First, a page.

Proponents often cite acupuncture’s ancient heritage as a virtue, but it is more of a vice. Acupuncture was developed in a pre-scientific culture, before anything significant was understood about biology, the normal functioning of the human body or disease pathology. The healing practices of the time were part of what is called philosophy-based medicine, to be distinguished from modern science-based medicine. Philosophy-based systems began with a set of ideas about health and illness and based their treatments on those ideas. The underlying assumptions and the practices derived from them were never subjected to controlled observation or anything that can reasonably be called a scientific process.
An example from Western culture of philosophy-based medicine was the humoral theory – the notion that health was the result of the four bodily humors being in proper balance while illness reflected one or more of the humors being out of balance. Treatments therefore sought to increase or decrease one or more of the humors (such as the practice of bloodletting) to re-establish balance. The humoral theory survived for several thousand years in Western societies, perpetuated by culture and the power of deception inherent in anecdotal evidence.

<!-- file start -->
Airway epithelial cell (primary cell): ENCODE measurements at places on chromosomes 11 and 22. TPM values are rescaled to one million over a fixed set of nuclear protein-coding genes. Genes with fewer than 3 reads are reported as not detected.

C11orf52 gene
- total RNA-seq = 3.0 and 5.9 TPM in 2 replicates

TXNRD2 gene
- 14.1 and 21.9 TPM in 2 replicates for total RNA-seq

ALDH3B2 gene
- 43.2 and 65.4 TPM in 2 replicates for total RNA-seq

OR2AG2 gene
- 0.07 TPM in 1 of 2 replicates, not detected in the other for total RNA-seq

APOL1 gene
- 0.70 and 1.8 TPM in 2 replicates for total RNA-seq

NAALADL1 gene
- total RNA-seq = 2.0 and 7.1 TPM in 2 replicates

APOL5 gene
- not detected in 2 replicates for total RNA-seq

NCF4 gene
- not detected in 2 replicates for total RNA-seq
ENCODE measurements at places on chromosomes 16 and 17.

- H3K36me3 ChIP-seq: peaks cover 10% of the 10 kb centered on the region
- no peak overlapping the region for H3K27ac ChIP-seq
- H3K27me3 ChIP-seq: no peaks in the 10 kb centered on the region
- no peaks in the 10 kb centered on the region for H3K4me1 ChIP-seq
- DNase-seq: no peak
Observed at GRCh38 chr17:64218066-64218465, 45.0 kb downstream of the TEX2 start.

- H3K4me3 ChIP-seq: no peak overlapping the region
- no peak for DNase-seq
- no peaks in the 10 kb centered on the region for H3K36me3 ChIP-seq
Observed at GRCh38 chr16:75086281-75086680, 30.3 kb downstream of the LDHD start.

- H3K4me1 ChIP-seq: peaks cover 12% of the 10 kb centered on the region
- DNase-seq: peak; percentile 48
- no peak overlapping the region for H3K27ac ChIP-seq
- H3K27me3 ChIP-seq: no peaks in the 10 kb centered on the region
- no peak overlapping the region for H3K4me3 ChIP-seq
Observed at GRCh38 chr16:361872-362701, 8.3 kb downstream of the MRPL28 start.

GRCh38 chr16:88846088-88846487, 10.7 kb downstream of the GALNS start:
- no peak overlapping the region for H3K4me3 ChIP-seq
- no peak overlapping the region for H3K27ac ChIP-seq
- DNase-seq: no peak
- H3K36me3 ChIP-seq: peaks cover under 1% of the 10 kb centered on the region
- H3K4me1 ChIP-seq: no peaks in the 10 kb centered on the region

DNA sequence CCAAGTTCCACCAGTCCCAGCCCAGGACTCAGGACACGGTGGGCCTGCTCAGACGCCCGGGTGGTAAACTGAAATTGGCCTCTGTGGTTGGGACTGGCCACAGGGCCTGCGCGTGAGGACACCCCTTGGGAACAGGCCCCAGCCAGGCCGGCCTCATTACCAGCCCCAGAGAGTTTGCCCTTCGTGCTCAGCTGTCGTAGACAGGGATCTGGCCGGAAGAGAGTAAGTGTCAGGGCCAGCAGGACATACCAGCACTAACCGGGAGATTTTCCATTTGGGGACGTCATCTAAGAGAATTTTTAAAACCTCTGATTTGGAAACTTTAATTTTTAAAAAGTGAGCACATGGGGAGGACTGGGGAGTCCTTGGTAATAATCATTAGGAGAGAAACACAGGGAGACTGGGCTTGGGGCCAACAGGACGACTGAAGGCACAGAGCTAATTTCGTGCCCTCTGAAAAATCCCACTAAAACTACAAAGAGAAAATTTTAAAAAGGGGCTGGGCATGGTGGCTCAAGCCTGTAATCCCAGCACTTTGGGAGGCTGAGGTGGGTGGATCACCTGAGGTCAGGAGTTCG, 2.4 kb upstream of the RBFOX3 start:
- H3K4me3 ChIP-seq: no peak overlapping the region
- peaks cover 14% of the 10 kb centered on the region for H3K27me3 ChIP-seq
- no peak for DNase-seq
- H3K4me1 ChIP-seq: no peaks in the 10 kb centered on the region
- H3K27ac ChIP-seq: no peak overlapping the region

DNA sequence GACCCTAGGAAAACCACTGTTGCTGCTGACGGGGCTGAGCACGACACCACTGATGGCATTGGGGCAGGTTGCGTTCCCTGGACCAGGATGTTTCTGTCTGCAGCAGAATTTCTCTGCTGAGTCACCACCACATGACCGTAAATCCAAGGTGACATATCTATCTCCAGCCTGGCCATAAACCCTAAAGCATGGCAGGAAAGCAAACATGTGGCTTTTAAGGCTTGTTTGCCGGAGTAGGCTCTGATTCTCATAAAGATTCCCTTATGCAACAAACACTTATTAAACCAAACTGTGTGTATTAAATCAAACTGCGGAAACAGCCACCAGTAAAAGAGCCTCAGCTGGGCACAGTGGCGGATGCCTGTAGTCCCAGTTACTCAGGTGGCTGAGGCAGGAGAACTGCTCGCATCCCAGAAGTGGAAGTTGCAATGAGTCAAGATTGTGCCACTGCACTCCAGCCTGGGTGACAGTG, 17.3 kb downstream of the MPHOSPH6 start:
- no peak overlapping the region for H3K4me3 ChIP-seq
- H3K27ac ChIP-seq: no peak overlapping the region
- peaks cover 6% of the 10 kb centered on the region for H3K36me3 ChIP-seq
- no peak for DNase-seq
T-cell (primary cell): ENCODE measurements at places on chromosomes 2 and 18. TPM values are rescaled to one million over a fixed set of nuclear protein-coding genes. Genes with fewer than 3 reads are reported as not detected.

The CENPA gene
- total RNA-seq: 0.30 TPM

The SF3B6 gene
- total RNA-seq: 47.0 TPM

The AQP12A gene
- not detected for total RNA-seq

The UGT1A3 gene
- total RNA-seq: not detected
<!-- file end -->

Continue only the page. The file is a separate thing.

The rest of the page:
Acupuncture is based upon the Eastern philosophy of chi (also spelled qi), which is the Chinese term for the supposed life force or vital energy that animates living things. In Traditional Chinese Medicine (TCM) chi flows through pathways in the body known as meridians. Illness results from the flow of chi through the meridians being blocked, or by the two types of chi (yin and yang) being out of balance. Acupuncture is the practice of placing thin needles at acupuncture points, which are said to coincide with points at which meridians cross, to improve the flow and restore the balance of chi.
There is no more reason to believe in the reality of chi than there is in the four humors, or in the effectiveness of acupuncture than the effectiveness of bloodletting.